Carnegie Institution for Science | 2017 Mar 15
When planets first begin to form, the aftermath of the process leaves a ring of rocky and icy material that’s rotating and colliding around the young central star like a celestial roller derby. Analogs to our own Solar System’s Kuiper Belt, these disks of debris left over from planet formation can be detected by astronomers and studied to help understand the processes that create planetary systems.
- Observation of HD 106906 taken by the ESO’s planet-finding tool SPHERE. The star is blacked out by a circle (which masks its glare from blinding the instrument) and the debris disk can be seen in the lower left. In the upper right is the exoplanet, HD 106906b. The simulation created by Erika Nesvold and her team accurately recreated the observed characteristics of the disk: the disk is brighter on its eastern (left) side, and oriented about 20 degrees clockwise from the planet's position on the sky.
(Credit: ESO, A.M. Lagrange (Université Grenoble Alpes)
Determining how the gravity of existing planets influences a disk’s architecture is one important area of study. Most of this research focuses on how planets that exist inside the debris disk define its shape, which is one of the few disk characteristics that can be directly observed from Earth. New work led by Carnegie’s Erika Nesvold looks at how a disk is affected by a planet that exists beyond its outermost edge, and demonstrates that the disk’s shape can indicate whether the planet formed beyond the disk, or initially existed inside of the disk and moved outward over time. The work is published by The Astrophysical Journal Letters.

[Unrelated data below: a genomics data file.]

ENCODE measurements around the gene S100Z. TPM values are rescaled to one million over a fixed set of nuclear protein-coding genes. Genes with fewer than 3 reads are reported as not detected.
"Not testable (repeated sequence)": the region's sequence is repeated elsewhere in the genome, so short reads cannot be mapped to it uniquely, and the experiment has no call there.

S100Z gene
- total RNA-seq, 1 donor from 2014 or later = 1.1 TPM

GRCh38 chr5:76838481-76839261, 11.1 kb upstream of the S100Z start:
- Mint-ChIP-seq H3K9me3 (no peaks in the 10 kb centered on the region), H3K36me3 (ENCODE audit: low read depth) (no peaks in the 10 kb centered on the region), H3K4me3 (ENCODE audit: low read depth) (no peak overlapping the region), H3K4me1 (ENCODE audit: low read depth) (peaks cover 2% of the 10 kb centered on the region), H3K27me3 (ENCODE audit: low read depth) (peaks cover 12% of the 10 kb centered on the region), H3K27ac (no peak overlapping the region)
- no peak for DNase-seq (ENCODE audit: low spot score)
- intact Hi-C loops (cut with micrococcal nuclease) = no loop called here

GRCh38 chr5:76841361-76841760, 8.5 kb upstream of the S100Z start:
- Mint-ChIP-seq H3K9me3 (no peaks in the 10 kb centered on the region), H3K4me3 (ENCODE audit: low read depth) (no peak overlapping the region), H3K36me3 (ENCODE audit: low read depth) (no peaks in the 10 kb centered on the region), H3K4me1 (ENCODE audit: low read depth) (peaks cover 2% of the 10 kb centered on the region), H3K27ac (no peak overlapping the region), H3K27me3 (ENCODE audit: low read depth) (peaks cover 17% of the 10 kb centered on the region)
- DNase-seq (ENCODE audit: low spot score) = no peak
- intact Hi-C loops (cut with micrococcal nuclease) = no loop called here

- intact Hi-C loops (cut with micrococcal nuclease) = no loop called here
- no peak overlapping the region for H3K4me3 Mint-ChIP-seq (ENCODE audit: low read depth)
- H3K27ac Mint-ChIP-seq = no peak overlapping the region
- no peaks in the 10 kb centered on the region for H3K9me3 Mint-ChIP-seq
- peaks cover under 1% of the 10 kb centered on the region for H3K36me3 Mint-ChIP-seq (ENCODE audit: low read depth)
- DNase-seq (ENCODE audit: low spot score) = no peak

The star HD 106906 is perfect for studying this phenomenon. It has one giant planet, about 11 times the mass of Jupiter, orbiting very far away from its host star, at least 650 times the distance between the Earth and our own Sun. This planet, HD 107906b, orbits outside of its star’s debris disk, which is about ten times closer to the star than it is. ...
HD 106906: A Case Study for External Perturbations of a Debris Disk - Erika R. Nesvold, Smadar Naoz, Michael Fitzgerald
- Astrophysical Journal Letters 837(1):L6 (2017 Mar 01) DOI: 10.3847/2041-8213/aa61a7 arXiv.org > astro-ph > arXiv:1702.06578 > 21 Feb 2017 (v1), 23 Feb 2017 (v2)
Gigantic Jupiter-Type Planet Reveals Insights into How Planets Evolve
University of California, Los Angeles | 2017 Mar 15